Ron gave his Supervisory Response by saying, “…it is unfortunate that you feel this way, and I am very sorry for any misunderstanding you may have concerning my communication efforts toward you.” He then stated that she had shown deficiencies in her performance and behavior according to city standards and that non-compliance must be corrected according to the Personnel Policy Section 54. He said that he had worked with her on multiple occasions to correct these issues and that she had been verbally advised of this. He also said that the unfair treatment section of her complaint was “not true and completely without merit. He ended by saying that he would help her to “no end” to resolve these issues, but “please understand that it was not in the best interest of the City for me to allow this kind of performance and behavior to continue.”

On January 16, HR met with both employees and gave its written recommendation. HR “strongly suggested” that the male co-worker be removed from oversight/supervisory function because the two co-workers had a history of being rivals and cannot work together. Ron was advised to see this female co-worker from the perspective of what she brought to Garden City Code Enforcement because she “didn’t feel/perceive she is respected as a person or as an employee.” He was also told to treat the male and female co-worker as equals. HR advised the female Code Enforcement Officer to focus on learning and following direction of her new department head, work on showing her department head that she respects his authority, and seek to understand new directives by asking questions to gain clarification. She was also advised to take care with her body language and the unspoken message that it sends.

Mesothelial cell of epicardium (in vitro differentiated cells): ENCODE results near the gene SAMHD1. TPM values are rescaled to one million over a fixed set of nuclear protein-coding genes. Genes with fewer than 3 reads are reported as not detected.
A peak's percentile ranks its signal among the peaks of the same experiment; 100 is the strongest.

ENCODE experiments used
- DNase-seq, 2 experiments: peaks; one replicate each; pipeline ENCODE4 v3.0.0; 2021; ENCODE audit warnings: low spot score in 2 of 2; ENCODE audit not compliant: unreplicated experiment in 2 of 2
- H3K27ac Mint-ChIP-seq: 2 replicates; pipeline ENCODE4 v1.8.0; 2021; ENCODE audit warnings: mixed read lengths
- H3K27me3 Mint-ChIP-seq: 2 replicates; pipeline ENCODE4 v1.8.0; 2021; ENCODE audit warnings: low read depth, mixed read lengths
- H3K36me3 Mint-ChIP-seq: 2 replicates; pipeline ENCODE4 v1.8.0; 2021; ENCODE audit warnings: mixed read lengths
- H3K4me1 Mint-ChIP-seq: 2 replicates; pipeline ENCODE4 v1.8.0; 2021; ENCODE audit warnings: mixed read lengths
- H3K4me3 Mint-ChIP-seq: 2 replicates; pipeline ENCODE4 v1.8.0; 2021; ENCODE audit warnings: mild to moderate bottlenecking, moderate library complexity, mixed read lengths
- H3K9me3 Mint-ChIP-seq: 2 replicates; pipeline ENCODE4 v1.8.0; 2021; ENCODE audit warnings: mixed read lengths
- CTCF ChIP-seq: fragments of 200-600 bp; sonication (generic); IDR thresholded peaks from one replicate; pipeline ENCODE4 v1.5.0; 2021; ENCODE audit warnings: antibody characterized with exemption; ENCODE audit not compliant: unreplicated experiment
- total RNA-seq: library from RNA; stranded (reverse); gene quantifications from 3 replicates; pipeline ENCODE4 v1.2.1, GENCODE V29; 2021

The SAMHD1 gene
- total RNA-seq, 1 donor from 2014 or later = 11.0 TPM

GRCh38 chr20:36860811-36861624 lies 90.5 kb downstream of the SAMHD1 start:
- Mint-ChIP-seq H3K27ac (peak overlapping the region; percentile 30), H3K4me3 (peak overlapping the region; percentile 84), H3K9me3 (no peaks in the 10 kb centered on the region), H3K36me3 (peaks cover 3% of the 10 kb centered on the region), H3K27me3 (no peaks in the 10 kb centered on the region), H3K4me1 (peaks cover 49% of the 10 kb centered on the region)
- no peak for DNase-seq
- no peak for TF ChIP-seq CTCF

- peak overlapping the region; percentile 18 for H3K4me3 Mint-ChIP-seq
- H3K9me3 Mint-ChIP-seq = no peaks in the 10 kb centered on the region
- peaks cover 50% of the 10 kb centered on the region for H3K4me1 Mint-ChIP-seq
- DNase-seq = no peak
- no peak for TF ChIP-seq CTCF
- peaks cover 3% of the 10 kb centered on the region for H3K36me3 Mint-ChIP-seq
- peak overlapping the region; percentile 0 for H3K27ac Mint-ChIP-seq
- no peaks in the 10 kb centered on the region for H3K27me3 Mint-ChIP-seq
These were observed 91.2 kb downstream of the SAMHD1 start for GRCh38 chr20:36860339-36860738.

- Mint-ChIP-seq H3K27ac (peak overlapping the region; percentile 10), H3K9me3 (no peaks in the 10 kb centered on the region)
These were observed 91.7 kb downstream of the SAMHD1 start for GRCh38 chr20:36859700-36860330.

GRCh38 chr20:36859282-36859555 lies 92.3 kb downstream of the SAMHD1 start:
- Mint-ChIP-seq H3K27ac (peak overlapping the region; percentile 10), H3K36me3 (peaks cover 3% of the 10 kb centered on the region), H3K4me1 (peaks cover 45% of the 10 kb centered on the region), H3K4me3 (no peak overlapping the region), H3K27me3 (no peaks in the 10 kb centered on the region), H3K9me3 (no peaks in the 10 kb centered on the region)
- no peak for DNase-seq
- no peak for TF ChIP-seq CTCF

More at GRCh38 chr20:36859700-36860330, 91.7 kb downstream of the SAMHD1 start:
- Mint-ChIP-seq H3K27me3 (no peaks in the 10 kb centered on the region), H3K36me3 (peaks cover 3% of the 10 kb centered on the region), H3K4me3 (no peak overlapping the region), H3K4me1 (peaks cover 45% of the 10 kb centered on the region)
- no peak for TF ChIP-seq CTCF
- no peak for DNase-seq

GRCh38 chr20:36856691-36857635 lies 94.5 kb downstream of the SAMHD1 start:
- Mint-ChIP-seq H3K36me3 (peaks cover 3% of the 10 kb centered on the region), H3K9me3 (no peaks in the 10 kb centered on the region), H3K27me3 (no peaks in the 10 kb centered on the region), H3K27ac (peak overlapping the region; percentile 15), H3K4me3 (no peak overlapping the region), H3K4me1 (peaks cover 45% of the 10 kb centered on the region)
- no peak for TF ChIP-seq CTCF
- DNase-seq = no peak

Also, on January 16, Ron submitted a draft write up to HR recommending probation for the female employee. This would have been formal warning that placed her on probation from January 20 through June 20, 2015 for unsatisfactory performance and inappropriate behavior with specific policy sections noted on the write up and basically informed the employee that she must adhere to these guidelines and directives in an efficient and timely manner. The attachment advised that she had shown defiance and disrespect for direct requests after a number of on the job training sessions and office training sessions. He stated that she had shown physical and verbal defiance in staff meetings and noted inefficiency in her job performance, disrupting the flow of the department, and jumping the chain of command to complain to the City Attorney. He advised that this was the 3rd disciplinary measure. He was advised not to take any action because of the ongoing dispute.

The memo from the HR Director to the City Manager on January 20 gives a few more important details. She advised that Ron was not pleased with the Code Enforcement Officer’s performance and that he told her that it is his belief that she filed the complaint because her job performance was in questions and that her complaint was “completely without basis.” She said that the Code Enforcement Officer advised that “she had no problems” with the direction that she was given by HR when it came to learning to follow the direction of her new department head. “She said she respects him and hopes he doesn’t think otherwise.” However, she was frustrated because the male co-worker was given supervisory capacity over her and was offended when the male co-worker told her about this arrogantly instead of her supervisor. The HR Director recommended that Ron oversee her job performance and that a review of the situation should be conducted in a meeting in two weeks’ time.